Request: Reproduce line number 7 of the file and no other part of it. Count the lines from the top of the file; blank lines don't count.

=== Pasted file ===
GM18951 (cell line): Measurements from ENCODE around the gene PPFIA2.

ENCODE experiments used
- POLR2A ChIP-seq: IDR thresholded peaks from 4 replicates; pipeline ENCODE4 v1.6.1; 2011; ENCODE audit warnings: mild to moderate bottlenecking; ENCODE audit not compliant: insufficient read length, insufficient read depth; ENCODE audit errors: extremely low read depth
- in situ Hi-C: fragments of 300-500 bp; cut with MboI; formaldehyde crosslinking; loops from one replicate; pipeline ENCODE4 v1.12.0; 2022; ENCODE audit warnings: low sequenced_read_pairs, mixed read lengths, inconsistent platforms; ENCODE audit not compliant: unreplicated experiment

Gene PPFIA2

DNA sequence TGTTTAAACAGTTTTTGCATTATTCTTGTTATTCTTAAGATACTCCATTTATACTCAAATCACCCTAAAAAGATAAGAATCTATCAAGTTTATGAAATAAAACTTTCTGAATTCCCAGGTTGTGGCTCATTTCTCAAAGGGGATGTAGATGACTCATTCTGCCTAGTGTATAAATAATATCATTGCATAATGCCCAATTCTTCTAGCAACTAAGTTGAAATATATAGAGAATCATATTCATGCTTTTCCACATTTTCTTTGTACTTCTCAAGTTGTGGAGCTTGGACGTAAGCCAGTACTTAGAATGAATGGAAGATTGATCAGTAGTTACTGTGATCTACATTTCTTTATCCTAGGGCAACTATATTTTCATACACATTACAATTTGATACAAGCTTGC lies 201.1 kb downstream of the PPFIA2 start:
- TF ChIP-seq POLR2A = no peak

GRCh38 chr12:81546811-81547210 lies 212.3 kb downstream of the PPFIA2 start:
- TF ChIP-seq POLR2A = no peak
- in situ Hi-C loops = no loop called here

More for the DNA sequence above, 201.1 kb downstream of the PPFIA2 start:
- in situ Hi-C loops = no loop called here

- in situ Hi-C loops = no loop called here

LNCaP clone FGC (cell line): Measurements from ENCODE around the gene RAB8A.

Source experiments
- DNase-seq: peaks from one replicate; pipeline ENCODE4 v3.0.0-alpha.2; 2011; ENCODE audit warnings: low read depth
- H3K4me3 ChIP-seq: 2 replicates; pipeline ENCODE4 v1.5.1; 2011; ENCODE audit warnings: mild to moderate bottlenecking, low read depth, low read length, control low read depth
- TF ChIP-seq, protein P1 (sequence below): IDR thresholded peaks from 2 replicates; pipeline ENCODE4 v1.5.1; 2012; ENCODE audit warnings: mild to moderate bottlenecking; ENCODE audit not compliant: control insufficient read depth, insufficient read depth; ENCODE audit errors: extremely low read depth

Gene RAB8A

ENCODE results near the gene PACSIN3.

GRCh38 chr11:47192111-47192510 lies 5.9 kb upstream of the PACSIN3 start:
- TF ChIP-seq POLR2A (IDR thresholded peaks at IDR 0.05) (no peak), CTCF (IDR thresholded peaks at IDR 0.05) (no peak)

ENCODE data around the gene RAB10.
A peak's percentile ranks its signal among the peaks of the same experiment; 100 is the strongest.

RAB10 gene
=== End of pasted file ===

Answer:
- TF ChIP-seq POLR2A = no peak